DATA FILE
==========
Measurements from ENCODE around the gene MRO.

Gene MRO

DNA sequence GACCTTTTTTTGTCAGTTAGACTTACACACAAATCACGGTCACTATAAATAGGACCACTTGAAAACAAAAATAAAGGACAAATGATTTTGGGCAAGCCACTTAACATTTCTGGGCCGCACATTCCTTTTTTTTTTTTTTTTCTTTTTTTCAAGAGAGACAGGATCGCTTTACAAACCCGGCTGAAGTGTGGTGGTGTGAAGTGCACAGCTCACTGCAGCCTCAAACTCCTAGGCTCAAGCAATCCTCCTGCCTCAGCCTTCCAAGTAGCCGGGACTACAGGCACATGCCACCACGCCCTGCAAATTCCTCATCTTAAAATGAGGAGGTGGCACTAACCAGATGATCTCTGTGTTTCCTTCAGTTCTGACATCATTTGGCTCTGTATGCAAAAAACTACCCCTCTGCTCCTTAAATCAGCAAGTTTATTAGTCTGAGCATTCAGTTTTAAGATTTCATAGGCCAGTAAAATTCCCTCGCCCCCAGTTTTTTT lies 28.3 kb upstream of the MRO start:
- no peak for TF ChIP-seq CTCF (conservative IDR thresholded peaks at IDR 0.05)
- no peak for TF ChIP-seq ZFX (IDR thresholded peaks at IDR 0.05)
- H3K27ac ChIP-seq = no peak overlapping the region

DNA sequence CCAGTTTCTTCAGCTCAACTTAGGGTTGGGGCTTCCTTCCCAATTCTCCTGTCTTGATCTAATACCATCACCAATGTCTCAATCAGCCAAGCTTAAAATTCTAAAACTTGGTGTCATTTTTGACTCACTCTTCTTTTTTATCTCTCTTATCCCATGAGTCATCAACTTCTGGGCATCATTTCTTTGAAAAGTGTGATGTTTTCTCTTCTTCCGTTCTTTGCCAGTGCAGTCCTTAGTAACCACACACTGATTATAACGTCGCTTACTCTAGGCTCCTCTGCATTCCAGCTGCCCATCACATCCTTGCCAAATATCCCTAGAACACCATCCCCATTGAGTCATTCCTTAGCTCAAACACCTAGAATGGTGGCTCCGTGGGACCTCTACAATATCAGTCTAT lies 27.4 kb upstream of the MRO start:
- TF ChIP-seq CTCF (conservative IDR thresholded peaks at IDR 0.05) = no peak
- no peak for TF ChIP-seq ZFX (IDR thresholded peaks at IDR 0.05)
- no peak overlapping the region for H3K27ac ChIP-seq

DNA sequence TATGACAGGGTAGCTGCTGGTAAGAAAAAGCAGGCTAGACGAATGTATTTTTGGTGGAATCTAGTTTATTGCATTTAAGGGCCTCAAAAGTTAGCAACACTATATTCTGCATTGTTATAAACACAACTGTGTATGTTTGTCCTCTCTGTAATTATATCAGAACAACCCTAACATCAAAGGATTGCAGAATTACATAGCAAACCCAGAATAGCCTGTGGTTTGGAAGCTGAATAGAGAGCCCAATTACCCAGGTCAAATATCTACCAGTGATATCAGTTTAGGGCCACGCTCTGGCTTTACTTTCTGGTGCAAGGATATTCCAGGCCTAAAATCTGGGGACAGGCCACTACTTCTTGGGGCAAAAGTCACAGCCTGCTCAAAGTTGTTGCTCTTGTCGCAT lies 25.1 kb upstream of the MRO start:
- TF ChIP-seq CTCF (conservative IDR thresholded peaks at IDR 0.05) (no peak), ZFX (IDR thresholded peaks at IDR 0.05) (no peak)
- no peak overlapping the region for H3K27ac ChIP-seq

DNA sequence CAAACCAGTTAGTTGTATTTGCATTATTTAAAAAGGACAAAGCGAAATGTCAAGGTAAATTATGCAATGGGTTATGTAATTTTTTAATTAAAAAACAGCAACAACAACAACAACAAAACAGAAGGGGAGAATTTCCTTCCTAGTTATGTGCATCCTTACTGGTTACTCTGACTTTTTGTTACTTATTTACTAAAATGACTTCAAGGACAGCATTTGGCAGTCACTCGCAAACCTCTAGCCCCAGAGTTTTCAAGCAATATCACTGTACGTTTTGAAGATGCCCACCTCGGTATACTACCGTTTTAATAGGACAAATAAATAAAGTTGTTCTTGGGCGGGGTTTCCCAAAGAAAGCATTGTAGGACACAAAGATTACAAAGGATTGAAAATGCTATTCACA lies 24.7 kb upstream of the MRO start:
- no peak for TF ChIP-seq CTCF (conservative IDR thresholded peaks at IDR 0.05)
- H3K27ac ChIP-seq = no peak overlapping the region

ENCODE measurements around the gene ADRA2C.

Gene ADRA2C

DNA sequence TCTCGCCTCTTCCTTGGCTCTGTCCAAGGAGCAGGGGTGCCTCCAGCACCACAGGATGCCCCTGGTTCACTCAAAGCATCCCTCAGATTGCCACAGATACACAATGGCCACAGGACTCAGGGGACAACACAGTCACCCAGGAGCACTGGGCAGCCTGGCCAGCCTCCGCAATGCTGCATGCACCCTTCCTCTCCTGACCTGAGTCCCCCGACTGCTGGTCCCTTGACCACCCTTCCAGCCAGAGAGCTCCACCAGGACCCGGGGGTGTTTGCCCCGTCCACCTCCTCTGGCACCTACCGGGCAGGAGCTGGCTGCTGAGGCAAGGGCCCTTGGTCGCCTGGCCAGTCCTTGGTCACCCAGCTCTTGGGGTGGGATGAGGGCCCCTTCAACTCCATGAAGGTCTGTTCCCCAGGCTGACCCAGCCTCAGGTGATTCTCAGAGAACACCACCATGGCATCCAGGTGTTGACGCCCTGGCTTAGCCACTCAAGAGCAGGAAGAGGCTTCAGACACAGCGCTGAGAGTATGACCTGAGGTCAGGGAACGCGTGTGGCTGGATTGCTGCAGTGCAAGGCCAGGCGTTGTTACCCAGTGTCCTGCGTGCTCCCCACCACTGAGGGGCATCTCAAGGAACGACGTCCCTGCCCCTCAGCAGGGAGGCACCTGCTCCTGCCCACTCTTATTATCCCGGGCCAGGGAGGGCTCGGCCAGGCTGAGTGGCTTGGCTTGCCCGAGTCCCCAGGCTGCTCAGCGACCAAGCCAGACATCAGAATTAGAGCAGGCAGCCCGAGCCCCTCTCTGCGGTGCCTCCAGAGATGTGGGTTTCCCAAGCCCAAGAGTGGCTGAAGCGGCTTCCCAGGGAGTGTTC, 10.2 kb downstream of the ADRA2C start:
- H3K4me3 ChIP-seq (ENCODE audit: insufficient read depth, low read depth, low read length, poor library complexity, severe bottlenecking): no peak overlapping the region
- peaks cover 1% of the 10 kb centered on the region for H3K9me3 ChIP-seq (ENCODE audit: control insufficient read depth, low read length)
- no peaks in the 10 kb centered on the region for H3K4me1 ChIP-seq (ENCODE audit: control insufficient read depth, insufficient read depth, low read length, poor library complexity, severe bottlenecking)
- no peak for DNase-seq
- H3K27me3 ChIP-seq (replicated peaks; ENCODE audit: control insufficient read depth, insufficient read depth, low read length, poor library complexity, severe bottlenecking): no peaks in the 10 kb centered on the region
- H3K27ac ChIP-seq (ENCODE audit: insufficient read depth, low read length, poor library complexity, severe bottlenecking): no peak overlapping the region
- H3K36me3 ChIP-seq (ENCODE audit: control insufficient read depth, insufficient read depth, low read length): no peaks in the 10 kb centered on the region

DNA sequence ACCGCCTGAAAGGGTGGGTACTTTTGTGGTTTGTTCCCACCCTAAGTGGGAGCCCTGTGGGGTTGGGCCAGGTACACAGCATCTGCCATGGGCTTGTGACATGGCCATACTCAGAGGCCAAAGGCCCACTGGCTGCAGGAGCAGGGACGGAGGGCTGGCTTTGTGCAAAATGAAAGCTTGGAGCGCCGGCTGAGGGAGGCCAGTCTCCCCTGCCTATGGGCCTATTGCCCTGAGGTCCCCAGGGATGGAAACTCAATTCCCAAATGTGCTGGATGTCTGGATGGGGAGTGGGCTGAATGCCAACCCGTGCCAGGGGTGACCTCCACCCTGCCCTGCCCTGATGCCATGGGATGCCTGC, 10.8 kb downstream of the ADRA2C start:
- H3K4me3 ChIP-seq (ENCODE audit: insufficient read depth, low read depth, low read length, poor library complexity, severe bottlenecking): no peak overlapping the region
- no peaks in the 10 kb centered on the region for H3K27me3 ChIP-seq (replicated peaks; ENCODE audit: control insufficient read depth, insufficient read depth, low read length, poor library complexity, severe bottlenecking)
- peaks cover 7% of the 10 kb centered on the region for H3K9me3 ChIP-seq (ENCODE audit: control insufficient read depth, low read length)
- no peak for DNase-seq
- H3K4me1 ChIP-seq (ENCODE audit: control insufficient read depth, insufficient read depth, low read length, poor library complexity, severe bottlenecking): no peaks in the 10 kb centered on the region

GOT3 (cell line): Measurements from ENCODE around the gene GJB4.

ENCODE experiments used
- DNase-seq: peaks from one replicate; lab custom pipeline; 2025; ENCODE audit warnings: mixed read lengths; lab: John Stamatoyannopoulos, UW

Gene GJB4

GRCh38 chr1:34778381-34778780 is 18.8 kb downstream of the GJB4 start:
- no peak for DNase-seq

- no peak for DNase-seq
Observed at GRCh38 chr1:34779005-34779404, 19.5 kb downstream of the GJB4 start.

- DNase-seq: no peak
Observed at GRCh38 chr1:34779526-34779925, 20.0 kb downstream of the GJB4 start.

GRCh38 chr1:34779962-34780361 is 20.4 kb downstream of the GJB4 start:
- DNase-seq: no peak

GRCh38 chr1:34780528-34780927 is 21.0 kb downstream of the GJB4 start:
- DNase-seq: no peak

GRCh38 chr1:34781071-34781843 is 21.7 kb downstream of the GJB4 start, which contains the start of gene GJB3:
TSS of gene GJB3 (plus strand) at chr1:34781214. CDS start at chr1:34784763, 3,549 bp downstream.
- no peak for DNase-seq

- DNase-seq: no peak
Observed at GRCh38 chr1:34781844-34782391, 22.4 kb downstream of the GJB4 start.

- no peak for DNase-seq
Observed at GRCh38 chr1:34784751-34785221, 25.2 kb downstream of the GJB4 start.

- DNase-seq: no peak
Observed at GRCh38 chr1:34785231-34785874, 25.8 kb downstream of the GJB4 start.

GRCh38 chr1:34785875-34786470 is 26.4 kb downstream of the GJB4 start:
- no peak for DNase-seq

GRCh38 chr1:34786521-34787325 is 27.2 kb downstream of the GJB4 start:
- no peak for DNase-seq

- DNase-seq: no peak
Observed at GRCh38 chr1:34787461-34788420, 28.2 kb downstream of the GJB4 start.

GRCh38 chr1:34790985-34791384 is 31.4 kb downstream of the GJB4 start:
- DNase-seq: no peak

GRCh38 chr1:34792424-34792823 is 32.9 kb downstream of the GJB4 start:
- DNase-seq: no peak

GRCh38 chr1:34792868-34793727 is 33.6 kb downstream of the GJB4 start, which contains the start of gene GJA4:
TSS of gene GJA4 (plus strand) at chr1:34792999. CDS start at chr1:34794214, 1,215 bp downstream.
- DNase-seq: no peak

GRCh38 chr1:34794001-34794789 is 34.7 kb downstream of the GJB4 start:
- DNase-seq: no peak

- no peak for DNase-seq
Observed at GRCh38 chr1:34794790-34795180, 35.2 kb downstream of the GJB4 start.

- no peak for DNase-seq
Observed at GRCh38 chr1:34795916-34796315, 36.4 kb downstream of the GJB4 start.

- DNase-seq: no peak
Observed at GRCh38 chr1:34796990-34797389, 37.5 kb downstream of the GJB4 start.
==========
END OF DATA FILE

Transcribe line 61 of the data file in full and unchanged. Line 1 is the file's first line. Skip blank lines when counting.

Observed at GRCh38 chr1:34787461-34788420, 28.2 kb downstream of the GJB4 start.